B-Hive-Media Loop: From The Nation to Qu & A
Having become fed up with Patrick Gower’s attention-getting, “gotcha” reporting, I am now focusing more on TV One‘s news and current affairs coverage. That said, Gower has gone some way to providing balance by doing his gotcha interview of Key on The Nation. He continued to take that line in reporting on it on 3 news later on Saturday, saying that Key, like Cunliffe, is also being “tricky”. However, for me to return to watching 3 News, Gower and TV3 need to do much better, be more informative on a range of significant issues, continually hold the government and Key to account, not just the opposition, and move away from the sensationalist focus on personalities and game playing.
This weekend, it turned out that, while One News and Qu & A aim to be a bit less one-dimensional than 3 News, they also follow similar lines within the Hive-Media Loop, with a strong focus on the perceptions of “Business” and the comfortable middle classes.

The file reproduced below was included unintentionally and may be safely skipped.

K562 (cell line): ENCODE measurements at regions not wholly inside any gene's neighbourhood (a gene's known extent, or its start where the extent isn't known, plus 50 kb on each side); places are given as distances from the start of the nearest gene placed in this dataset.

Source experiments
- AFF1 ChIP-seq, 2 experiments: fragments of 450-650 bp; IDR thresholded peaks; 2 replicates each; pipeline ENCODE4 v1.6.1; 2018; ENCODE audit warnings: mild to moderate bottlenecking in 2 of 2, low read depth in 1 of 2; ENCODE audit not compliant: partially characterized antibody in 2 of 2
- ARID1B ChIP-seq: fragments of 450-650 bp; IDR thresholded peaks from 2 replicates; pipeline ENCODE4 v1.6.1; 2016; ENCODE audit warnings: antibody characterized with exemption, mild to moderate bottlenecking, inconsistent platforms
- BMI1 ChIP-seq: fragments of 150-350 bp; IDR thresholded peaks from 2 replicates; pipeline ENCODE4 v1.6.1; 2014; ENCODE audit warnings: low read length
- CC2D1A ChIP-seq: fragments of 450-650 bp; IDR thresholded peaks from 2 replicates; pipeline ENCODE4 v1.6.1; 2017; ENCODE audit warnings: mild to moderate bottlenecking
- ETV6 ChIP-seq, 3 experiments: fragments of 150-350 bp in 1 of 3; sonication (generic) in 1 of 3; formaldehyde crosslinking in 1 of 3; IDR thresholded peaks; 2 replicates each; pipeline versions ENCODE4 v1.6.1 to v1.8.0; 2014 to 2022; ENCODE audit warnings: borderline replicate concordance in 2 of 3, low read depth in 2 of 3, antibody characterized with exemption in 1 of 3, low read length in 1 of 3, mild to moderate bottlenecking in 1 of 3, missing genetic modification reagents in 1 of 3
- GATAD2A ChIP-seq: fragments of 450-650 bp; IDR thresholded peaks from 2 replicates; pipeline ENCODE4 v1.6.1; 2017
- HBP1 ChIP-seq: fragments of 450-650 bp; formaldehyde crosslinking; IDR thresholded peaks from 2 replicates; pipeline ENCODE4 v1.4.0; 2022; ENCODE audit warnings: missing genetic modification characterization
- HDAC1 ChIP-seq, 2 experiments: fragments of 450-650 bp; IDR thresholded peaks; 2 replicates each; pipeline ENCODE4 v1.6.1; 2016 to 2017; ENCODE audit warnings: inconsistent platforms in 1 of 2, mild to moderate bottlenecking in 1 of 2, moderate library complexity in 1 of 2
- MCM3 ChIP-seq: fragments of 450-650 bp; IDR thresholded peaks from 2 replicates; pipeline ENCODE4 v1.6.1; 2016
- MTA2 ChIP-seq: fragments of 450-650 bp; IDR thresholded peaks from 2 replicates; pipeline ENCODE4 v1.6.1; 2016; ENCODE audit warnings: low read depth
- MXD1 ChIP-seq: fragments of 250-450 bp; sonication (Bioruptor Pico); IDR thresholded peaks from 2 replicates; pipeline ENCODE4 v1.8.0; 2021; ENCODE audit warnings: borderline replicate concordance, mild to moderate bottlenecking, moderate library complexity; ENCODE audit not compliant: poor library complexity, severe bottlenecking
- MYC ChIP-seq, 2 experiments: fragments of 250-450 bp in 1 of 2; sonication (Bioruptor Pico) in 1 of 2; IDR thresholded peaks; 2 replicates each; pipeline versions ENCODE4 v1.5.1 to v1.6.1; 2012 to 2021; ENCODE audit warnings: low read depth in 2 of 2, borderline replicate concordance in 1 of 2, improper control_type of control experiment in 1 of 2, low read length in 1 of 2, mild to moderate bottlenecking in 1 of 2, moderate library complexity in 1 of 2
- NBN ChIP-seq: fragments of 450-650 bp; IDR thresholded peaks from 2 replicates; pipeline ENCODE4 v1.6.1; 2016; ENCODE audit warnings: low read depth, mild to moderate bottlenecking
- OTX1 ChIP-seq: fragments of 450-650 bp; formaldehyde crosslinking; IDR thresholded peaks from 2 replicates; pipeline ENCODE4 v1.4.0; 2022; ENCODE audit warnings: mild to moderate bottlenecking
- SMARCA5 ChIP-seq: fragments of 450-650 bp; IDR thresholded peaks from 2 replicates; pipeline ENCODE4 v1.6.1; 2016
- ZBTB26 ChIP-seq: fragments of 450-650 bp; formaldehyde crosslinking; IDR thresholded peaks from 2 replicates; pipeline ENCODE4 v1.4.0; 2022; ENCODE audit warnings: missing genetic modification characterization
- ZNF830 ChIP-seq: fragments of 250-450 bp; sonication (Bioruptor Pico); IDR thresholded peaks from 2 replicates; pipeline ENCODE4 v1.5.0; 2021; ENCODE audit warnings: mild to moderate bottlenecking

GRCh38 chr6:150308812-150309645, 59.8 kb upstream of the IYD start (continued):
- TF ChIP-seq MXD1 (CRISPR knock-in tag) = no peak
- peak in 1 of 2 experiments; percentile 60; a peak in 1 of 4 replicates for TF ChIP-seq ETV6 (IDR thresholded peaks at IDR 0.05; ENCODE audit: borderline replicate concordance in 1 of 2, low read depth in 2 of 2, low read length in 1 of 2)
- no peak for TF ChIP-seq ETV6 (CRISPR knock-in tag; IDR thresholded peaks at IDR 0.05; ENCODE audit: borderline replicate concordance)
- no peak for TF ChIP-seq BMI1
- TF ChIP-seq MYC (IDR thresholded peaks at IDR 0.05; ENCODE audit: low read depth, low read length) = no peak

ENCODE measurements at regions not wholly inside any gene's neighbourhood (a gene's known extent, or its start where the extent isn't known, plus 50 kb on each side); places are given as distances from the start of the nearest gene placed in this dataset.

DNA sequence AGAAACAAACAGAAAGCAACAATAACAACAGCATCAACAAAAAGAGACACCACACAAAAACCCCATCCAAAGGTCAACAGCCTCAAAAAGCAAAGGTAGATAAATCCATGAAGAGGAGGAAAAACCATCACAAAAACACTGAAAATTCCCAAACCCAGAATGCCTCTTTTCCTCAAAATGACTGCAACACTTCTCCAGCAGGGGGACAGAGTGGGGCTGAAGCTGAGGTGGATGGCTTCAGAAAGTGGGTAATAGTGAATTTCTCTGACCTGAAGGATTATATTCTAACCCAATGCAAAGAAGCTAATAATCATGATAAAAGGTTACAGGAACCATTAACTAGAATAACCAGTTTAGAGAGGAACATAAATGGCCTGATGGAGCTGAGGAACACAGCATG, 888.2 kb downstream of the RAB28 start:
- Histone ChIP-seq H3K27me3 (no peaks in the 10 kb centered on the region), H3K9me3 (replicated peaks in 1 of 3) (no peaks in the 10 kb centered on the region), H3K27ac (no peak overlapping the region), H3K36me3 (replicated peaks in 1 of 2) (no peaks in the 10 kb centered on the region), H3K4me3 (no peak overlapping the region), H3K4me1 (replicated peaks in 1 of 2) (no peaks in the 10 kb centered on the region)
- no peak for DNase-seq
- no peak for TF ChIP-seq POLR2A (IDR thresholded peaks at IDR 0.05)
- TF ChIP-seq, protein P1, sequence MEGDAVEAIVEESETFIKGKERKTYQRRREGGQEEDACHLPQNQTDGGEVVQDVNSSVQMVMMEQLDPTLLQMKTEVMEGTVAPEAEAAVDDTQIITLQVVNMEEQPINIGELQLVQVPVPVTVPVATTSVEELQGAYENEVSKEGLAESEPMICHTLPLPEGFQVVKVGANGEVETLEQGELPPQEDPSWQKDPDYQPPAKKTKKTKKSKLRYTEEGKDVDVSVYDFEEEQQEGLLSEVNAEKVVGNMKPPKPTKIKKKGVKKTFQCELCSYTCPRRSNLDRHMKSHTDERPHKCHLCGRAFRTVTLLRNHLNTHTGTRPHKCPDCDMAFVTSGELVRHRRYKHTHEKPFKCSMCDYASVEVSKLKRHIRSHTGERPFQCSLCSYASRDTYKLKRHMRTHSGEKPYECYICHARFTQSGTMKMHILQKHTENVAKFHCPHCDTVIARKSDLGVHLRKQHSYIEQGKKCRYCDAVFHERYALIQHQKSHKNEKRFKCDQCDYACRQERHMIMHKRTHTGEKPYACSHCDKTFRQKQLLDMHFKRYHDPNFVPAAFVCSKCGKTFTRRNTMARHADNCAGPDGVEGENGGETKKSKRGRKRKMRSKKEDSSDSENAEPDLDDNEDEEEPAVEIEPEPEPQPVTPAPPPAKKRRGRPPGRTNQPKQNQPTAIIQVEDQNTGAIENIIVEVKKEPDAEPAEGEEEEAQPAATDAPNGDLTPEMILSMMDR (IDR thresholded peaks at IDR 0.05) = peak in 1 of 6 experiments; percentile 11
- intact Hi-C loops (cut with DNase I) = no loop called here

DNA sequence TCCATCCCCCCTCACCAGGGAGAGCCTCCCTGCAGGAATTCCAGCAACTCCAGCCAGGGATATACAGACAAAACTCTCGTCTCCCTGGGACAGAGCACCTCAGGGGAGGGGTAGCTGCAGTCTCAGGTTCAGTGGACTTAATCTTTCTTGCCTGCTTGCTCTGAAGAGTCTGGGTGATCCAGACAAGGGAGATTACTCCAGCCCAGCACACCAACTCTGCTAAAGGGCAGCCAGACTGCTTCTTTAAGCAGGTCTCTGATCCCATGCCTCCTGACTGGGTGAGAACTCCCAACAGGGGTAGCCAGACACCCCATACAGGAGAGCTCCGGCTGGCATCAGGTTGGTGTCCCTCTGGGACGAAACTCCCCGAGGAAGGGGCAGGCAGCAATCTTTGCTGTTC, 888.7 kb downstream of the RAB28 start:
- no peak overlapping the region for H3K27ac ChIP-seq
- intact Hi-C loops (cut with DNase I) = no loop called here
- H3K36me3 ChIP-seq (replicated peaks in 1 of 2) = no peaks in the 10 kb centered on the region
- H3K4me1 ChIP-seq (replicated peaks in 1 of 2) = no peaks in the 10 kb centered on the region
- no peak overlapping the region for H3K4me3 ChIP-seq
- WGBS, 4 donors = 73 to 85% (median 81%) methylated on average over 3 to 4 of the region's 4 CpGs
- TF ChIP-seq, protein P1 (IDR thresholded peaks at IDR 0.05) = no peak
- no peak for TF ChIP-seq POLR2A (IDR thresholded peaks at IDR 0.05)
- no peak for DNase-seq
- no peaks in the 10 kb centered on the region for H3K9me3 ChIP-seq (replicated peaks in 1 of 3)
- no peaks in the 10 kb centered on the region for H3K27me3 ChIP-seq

It was hard to keep watching this weekend’s Qu & A after the first few minutes: it was a B-grade-Hive-Media recycling of pro-John Key spin – of his (allegedly) uncontested “popularity”, Nationals’ (allegedly) great handling of the economy and David Cunliffe’s media- manufactured “problems”.
There was an attempt at balanced debate, but it still oozed comfortable middle class condescension, not helped by Susan Woods’ smug charmlessness. Then we had Hekia Parata given much leeway to spin her education policies, with Dann being far more lenient on her than he later was on Cunliffe. This was followed by the panel: Fran O’Sullivan, followed by Raymond Miller and Nick Leggett unashamedly cheerleading for Parata. TV One needs some fresh blood from outside the Hive-Media Loop – some of the young, the marginalised and the precariously discontented.
The Cunliffe Interview: speaking through the Hive Media for the less powerful